The Broadway stage version of Mary Poppins recently closed, but another iteration of the beloved musical will be hitting the big screen on December 13 when the new film Saving Mr. Banks opens. The movie tells the behind-the-scenes tale of Walt Disney’s effort to get the Mary Poppins books made into a movie musical.
As a Disney blurb about Saving Mr. Banks describes it, “When Walt Disney’s daughters begged him to make a movie of their favorite book, P.L. Travers’ Mary Poppins, he made them a promise—one that he didn’t realize would take 20 years to keep. In his quest to obtain the rights, Walt comes up against a curmudgeonly, uncompromising writer who has absolutely no intention of letting her beloved magical nanny get mauled by the Hollywood machine.”
Tom Hanks plays Walt Disney, while Oscar winning actress Emma Thompson takes on the role of P.L. Travers, the woman who wrote the original Mary Poppins stories. Jason Schwartzman and B.J. Novak play the Sherman brothers, the men who wrote the classic score to the Mary Poppins movie.
Three shows are closing on Broadway today. One is Disney’s long-running production of the stage musical version of Mary Poppins. This has been a mainstay for Broadway theatergoers with kids looking for family-friendly entertainment since it opened in 2006. But the show has been on discounts for most of its run, and presumably finally ran out of steam. Mary Poppins‘ exit will make room for Disney’s latest musical adaptation, Aladdin, which will come to the New Amsterdam Theatre in 2014.
Who’s Afraid of Virginia Woolf?, the Broadway revival of the Edward Albee classic, is closing after more than five months on Broadway. Starring August: Osage County playwright Tracy Letts and Amy Morton (who actually starred in August on Broadway), the Steppenwolf Theatre Company production enjoyed critical acclaim and a positive audience reception.
The third show to close today is The Other Place, an intimate drama about a brilliant woman and her mental health challenges. The play’s previous Off-Broadway run garnered many accolades for leading lady Laurie Metcalf’s performance, prompting this limited Broadway engagement produced by the Manhattan Theatre Club at the Samuel J. Friedman Theatre.
Mary Poppins will be flying away from Broadway’s New Amsterdam Theatre this March, but the theater won’t be empty for long. Disney’s Aladdin will take over the space in 2014, though exact dates have yet to be announced. The stage version of Aladdin will expand the 1992 film from a slim 90 minutes to a full two-act format. The musical will feature songs from the movie by Alan Menken, Howard Ashman, and Tim Rice, but there will also be new lyrics and a new book by Chad Beguelin (Elf, The Wedding Singer). Some of the new material was originally developed for the movie, but didn’t make the cut.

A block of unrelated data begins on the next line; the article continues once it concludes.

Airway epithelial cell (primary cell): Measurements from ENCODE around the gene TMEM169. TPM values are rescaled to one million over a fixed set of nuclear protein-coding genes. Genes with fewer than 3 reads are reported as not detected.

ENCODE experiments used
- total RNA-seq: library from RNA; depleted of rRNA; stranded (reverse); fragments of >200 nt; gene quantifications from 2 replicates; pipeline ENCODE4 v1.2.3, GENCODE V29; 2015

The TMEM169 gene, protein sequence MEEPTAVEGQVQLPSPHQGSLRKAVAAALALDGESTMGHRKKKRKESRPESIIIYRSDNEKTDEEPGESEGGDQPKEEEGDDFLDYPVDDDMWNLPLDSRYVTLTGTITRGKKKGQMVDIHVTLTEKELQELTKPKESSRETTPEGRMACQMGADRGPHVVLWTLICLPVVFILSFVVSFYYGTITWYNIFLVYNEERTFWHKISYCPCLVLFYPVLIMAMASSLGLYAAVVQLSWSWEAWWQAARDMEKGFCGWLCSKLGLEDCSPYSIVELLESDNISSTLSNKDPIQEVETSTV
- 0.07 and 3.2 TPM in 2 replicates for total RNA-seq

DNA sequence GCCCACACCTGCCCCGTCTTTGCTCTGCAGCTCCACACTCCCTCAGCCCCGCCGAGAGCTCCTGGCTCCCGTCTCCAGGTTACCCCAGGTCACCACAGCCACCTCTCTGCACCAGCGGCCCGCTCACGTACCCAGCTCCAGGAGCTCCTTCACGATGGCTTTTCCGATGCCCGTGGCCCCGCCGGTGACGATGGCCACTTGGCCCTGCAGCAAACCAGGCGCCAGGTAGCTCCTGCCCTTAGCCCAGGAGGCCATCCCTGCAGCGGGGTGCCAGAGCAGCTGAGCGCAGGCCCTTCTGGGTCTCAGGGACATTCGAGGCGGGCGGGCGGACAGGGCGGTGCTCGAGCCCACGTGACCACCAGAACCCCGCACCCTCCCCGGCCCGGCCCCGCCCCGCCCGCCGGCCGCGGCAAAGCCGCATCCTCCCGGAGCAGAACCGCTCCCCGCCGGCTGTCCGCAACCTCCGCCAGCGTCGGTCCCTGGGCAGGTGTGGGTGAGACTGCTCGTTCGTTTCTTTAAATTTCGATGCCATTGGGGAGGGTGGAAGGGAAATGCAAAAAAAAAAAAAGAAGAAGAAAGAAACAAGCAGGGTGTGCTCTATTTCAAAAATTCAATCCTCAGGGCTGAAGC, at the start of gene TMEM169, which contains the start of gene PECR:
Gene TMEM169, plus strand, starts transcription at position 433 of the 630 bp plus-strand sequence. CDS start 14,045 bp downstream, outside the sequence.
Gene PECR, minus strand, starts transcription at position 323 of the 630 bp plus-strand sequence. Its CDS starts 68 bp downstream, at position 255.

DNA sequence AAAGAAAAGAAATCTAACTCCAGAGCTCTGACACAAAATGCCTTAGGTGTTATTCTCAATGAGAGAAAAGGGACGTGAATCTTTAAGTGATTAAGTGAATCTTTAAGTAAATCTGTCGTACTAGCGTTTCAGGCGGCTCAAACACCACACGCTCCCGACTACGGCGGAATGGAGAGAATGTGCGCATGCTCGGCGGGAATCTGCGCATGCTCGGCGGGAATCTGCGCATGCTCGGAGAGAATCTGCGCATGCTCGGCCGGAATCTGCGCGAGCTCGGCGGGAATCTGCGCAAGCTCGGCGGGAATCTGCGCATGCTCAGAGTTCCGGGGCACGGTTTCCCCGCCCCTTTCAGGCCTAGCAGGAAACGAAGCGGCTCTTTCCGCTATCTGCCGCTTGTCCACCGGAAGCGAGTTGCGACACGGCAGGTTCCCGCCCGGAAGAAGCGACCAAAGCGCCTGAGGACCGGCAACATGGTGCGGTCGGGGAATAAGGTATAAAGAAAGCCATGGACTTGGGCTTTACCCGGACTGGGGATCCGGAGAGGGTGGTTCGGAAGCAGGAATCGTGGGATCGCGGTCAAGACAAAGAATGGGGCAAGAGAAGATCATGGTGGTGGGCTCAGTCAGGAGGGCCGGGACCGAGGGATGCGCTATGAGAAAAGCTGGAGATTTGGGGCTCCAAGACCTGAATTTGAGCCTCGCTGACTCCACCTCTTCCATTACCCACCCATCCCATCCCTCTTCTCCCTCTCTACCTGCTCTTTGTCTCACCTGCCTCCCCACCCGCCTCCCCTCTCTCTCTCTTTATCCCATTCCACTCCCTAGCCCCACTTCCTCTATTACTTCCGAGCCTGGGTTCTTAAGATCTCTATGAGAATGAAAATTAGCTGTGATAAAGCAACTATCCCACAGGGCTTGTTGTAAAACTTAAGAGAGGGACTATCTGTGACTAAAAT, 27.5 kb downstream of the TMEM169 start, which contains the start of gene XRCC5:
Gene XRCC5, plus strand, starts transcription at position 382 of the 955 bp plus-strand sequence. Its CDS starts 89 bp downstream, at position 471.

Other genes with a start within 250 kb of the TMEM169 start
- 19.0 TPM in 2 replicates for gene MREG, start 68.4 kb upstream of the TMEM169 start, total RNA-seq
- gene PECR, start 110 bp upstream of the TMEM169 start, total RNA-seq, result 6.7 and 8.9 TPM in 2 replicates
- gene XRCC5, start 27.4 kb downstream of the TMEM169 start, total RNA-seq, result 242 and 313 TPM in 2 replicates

Before Aladdin arrives on Broadway, the show will have an out-of-town, pre-Broadway tryout at the Mirvish Theatre in Toronto, playing from November 13, 2013 to January 12, 2014. Aladdin had a “pilot” version at the 5th Avenue Theatre in Seattle in 2011, but Disney has stated that the Broadway version will be a brand new production. Casey Nicholaw will direct and choreograph Aladdin, and the creative team includes scenic designer Bob Crowley, costume designer Gregg Barnes, lighting designer Natasha Katz, dance arranger Glen Kelly, and musical supervisor Michael Kosarin.
In a time of great change for Disney on Broadway, with eternal favorite Mary Poppins now set to close on March 3, 2013, Aladdin set to open on February 2014, Disney on Broadway announced a temporary price reduction on The Lion King tickets for just 4 performances in February and March 2013. The seats are located in the orchestra and front mezzanine and the normal price for these tickets is $139, so they are clearly a bit of a bargain. As everyone knows, Disney very rarely discounts The Lion King given that it has maintained very strong sales over the years.
With Mary Poppins leaving Broadway, it is anticipated that ongoing demand for The Lion King tickets will rise even further, leading to overall price increases for The Lion King — both for face value tickets and for aftermarket pricing. That means that this Disney offer may be the last time that The Lion King will be this affordable for quite some time. More details about this limited time offer offer can be found at:
Everybody’s favorite nanny is leaving Broadway as Mary Poppins has announced its plans to close on March 3. The Disney musical, which opened on Broadway in 2006, will have played 2,619 performances by the time it closes. And soon it will be seen everywhere when Music Theatre International starts licensing productions throughout North America.
Mary Poppins producer Thomas Schumacher stated that “The show’s extraordinary success is due to the 500 plus actors, musicians and stagehands who have brought the show to magical life on Broadway and, most importantly, to the audiences who have fallen in love with Mary, Bert and the Banks family every night. We thank them and New York for six tremendous years.”
It is expected that Disney plans on bringing yet another of their famous movie properties, Aladdin, to the New Amsterdam Theatre soon. Disney has already debuted their new stage version of Aladdin at the 5th Avenue Theatre in Seattle in a production directed and choreographed by Casey Nicholaw, who helmed Broadway’s The Book of Mormon.